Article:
Memo to William Jelani Cobb.
Re: Your proposal that “if Hillary Clinton receives the Democratic Party nomination, African Americans should consider voting for John McCain.”
Your column on The Root ranks as the most ridiculous political idea any Negro has put forth my since my brother-in-law decided to support Clarence Thomas on the grounds that, after all, he’s a brother. So ridiculous, Dr. Cobb, that at first, I thought you were kidding … And I still hope that you were. But on the odd chance that you were serious—or that some people let themselves be swayed by your cockamamie idea—I thought I’d better inject some common sense back into the discussion.
The last thing black people need is to take your advice to emulate right-wing extremists like Anne Coulter, who claims she hates McCain so much she’d rather vote for Clinton. Even thinking about following that course is a self-destructive diversion. We’ve already wasted enough time this year on a Negrofied version of the medieval debate over how many angels can dance on the head of a pin: How many of us can buck-and-wing on the bi-racial chromosomes of Barack Obama? Now that we’ve finally got that settled and have thrown in behind the brother, there is absolutely no rationale for unearthing the age-old questions about our relationship with the Democratic Party. Way too much is at stake.
I agree with you that white Democrats, including the Clintons, take our votes for granted and need to do more to earn our support. And I am as offended as you are by Bill Clinton’s cynical attempts to defeat Obama by playing the race card.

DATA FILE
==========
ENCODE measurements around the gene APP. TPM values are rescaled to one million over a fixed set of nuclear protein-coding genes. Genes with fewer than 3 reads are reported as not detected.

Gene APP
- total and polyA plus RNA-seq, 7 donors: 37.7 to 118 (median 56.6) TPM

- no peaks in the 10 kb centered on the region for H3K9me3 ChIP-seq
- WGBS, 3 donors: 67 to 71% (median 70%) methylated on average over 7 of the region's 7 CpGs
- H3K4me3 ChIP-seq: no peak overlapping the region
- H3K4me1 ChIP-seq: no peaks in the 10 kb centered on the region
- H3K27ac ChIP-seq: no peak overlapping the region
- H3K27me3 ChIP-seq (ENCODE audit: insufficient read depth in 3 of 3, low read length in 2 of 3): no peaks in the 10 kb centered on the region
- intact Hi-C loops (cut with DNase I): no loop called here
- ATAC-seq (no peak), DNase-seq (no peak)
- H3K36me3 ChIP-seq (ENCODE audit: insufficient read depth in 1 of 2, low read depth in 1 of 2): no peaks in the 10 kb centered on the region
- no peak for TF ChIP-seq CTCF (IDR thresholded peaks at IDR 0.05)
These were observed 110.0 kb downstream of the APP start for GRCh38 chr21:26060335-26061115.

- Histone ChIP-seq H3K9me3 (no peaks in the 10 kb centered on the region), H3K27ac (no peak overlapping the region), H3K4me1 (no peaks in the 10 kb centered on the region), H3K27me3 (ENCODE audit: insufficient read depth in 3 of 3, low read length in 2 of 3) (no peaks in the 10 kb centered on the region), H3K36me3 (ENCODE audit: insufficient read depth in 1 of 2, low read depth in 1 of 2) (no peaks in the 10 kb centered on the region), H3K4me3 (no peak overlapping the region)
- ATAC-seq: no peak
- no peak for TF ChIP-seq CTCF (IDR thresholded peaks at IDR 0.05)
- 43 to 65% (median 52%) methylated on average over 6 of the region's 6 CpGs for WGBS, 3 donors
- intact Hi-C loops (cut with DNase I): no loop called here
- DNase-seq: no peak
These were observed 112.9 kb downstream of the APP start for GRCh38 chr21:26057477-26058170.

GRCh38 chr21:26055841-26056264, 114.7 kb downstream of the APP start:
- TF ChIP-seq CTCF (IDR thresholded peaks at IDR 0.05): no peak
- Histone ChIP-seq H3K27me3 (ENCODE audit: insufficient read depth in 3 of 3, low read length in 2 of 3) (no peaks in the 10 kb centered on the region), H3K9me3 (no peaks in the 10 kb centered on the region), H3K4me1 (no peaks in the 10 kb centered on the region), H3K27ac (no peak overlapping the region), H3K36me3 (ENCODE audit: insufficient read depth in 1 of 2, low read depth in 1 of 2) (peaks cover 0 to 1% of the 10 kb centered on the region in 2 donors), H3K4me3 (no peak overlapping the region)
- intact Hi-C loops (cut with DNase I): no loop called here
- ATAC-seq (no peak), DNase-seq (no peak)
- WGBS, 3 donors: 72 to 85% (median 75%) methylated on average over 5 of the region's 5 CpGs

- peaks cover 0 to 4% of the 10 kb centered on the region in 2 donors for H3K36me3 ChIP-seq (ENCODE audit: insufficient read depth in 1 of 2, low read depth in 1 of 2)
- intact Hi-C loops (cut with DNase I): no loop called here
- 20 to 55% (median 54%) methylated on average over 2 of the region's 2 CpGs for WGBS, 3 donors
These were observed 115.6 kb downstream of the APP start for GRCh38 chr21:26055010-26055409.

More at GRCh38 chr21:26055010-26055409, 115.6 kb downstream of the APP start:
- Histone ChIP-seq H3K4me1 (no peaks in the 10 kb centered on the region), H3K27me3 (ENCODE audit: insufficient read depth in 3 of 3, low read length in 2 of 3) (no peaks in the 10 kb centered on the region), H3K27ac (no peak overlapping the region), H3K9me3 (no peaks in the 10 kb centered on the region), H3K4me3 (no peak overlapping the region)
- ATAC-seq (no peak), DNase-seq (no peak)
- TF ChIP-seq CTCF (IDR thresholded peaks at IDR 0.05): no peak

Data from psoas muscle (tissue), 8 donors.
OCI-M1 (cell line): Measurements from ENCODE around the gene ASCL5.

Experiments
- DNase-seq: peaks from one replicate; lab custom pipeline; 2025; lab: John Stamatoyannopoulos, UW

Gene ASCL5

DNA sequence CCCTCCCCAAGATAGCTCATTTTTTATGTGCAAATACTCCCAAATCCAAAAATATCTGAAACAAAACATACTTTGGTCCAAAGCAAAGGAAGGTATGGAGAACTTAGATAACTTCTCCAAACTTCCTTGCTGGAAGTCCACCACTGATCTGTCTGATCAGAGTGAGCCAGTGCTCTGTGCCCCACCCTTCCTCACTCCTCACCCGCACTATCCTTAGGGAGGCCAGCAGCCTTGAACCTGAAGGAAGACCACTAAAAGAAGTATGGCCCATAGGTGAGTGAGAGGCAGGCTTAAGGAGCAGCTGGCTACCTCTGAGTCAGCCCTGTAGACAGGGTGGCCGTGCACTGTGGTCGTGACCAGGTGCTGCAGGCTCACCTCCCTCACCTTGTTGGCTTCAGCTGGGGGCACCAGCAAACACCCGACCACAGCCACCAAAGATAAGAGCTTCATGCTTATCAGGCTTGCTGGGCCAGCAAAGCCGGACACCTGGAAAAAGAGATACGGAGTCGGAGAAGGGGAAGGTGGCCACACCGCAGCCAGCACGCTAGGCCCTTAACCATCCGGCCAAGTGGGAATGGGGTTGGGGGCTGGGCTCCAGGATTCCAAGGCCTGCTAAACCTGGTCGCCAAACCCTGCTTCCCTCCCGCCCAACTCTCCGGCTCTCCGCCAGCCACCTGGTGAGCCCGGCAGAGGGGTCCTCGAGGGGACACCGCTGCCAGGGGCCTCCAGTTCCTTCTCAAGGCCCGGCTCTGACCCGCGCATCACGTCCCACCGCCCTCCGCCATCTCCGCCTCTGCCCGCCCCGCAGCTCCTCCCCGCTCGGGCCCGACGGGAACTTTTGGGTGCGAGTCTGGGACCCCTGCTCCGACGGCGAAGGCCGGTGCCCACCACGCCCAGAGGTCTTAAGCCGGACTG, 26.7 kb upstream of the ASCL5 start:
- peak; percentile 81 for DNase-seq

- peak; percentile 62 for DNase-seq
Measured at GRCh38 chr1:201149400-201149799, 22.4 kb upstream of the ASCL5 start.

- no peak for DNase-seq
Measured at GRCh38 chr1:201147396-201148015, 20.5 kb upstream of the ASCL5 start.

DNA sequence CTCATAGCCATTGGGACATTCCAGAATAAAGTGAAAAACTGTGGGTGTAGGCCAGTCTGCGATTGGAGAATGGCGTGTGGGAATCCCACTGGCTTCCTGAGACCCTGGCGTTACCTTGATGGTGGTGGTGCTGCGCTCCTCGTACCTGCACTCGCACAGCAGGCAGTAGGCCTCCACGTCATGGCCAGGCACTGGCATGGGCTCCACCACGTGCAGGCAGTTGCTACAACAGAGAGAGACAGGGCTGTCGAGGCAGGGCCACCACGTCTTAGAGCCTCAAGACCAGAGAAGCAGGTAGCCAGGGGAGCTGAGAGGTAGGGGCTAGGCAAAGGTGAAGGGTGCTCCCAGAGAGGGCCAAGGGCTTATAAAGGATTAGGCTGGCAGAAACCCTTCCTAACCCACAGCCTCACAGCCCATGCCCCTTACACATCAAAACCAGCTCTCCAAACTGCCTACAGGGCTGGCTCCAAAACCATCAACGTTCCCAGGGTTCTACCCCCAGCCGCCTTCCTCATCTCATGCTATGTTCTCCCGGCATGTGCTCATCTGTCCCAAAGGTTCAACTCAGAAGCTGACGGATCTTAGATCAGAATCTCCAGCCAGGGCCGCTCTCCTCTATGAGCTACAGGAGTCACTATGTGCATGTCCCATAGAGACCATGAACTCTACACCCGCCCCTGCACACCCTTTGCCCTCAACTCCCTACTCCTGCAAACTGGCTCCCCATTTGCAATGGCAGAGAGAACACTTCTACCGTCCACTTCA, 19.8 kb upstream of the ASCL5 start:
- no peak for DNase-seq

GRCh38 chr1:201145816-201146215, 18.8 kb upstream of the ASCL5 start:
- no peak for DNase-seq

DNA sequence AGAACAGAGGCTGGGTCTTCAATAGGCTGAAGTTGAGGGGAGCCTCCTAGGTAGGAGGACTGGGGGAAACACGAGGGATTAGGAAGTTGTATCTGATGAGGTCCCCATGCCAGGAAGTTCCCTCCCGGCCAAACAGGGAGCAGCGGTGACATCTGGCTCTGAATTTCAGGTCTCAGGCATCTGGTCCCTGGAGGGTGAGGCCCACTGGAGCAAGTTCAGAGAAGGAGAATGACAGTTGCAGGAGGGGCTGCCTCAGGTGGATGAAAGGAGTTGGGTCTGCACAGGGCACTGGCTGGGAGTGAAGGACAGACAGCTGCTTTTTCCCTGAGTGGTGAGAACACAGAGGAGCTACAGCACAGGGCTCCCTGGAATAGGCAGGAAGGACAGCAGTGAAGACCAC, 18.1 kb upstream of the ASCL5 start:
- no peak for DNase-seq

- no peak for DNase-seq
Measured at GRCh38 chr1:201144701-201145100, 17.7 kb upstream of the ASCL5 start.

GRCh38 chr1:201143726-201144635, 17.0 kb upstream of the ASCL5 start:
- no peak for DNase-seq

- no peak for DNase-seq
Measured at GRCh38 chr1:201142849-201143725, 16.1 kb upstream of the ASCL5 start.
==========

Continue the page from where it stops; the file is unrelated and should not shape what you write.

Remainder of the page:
But there’s a more straightforward way to express our disapproval of Clinton’s tactics than by committing political suicide, which is what voting for McCain would surely amount to. You surely underestimate the damage that would be done by a third consecutive Republican presidency. It’s no joke that McCain has said he wouldn’t mind keeping American troops in Iraq for 100 years and that he is going to have to spend the rest of his political life mending fences with the conservatives he has alienated over the years.
It makes more sense to throw our support to Obama, do our best to make sure that he, not Clinton, gets the nomination, and do all we can to defeat the Republicans in November.
And even if Clinton prevails over our champion, we should hold our proverbial noses and support her, just as all those right-wingers who profess such dislike for McCain will do for him in the fall. Remember that at her worst, Clinton would serve our interests better than McCain at his best. Sending “a clear message to the Democrats that our days of being a cheap date are over,” as you suggest, is an important objective. But we shouldn’t slit our political throats just to make a point.